The obvious solution is to ensure that the training data is balanced - but in my particular case that is impossible. What corrections can one perform in such a scenario?

I know that my training data is heavily biased towards a particular class, say, and I cannot change that. Moreover, the labels are very noisy. Conditioned on this piece of information, is there anything I can do by tweaking the training process itself/ something else, to correct for the bias in the training data?

The data comes from an experiment (from an electron microscope), and I cannot collect more data. It's always going to be biased in this way, so alternatively-biased is also not an option. I'm sorry that I'm unable to provide any more details due to confidentiality.

  • $\begingroup$ Is this a programming question? $\endgroup$
    – Mithical
    Commented Aug 22, 2016 at 19:53
  • $\begingroup$ I'm VTCing as 'Unclear what you're asking'. $\endgroup$
    – Mithical
    Commented Aug 22, 2016 at 20:08
  • $\begingroup$ No, I'm talking about algorithmic changes $\endgroup$
    – Tejal
    Commented Aug 22, 2016 at 20:10
  • $\begingroup$ You'll have to add a lot more info into your question. Like, why the solution is impossible in your case. I'm still not sure what your problem is... $\endgroup$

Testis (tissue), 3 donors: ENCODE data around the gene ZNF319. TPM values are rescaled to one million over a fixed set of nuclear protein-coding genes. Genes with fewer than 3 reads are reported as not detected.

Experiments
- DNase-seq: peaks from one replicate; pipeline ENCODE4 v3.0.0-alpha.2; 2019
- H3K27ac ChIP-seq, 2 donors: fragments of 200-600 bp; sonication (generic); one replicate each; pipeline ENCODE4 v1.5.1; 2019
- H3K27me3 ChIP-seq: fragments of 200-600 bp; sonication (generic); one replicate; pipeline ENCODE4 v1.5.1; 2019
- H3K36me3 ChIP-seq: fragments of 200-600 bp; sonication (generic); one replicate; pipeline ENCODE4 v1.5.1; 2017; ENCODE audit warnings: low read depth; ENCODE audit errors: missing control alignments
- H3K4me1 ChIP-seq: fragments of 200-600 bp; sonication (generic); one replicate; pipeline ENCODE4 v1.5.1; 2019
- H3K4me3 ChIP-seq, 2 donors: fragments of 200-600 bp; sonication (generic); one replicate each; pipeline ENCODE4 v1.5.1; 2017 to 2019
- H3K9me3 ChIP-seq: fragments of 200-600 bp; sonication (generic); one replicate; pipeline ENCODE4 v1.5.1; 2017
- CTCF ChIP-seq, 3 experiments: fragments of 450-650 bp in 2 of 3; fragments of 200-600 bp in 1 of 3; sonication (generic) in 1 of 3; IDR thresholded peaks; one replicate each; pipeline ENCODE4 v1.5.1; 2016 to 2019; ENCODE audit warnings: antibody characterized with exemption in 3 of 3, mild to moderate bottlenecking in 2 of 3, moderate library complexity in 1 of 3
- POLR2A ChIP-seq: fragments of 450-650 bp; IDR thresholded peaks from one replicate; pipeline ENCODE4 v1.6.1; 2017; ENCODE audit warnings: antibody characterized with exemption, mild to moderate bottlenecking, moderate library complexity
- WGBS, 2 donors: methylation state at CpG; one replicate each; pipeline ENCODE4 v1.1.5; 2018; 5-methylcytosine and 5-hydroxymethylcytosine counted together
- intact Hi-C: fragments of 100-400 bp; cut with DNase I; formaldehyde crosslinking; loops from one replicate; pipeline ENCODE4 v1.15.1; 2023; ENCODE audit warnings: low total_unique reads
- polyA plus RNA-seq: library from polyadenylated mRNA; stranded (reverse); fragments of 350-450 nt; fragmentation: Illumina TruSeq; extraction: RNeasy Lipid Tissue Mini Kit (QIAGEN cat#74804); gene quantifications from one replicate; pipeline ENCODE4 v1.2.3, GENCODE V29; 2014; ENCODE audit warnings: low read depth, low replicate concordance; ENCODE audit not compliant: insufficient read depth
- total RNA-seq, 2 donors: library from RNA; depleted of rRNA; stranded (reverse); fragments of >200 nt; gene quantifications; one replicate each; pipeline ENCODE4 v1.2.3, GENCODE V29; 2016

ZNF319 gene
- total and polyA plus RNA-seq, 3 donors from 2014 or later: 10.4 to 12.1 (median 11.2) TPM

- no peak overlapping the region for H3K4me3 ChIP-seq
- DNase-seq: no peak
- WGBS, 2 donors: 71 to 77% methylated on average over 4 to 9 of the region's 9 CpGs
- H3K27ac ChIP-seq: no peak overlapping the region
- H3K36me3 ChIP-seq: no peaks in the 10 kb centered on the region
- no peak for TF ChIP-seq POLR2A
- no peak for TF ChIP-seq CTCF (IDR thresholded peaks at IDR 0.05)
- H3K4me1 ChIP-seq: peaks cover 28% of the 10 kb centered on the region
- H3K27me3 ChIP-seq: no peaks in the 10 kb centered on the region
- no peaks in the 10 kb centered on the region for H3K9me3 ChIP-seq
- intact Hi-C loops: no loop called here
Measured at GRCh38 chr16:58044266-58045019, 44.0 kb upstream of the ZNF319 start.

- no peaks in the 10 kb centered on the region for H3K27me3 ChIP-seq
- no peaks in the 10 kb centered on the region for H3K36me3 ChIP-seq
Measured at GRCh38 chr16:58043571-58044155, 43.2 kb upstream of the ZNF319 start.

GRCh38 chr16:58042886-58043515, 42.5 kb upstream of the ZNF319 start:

– Mithical
    Commented Aug 22, 2016 at 20:12
  • 1
    $\begingroup$ What prevents you from adding additional unbiased (or alternatively-biased) training data? $\endgroup$ Commented Aug 22, 2016 at 20:20

1 Answer 1


I feel like from the information your giving (some sort of biased data) you can't get an answer as robust as you'd like (what algorithmic changes can be made).

In general, the reason these methods like DNN's work is that they learn from the data. What you train it to do is what it is capable of, and there's little one can do to 'balance' it to classes of data it just never sees. It's like training someone to do algebra then giving them a trigonometry test. It's all math, sure, but you just never can expect much without the proper learning.

That being said, you should perhaps look at other methods to work with this data, or to approach the problem. Given that you cannot collect unbiased data and that you can't explain more due to confidentiality, I really doubt anyone here can help you that much.

I can at the most point you to this article : "Classification on Data with Biased Class Distribution".

And suggest that perhaps your current approach may not be the most appropriate given the unfortunate circumstances.

  • $\begingroup$ Thanks! I found this paper that is very relevant to my problem - arxiv.org/pdf/1412.6596v3.pdf. I should have mentioned that my labels are very noisy, so stratified sampling is not a solution. $\endgroup$
    – Tejal
    Commented Aug 22, 2016 at 23:45
  • $\begingroup$ I see. Good to know you found a relevant paper. Good luck in your research! $\endgroup$
    – Avik Mohan
    Commented Aug 23, 2016 at 13:47
  • $\begingroup$ @Tejal Could you post this paper as an answer with some details why it was relevant to your problem and how did you solve it. $\endgroup$
    – kenorb
    Commented Jan 12, 2017 at 12:22

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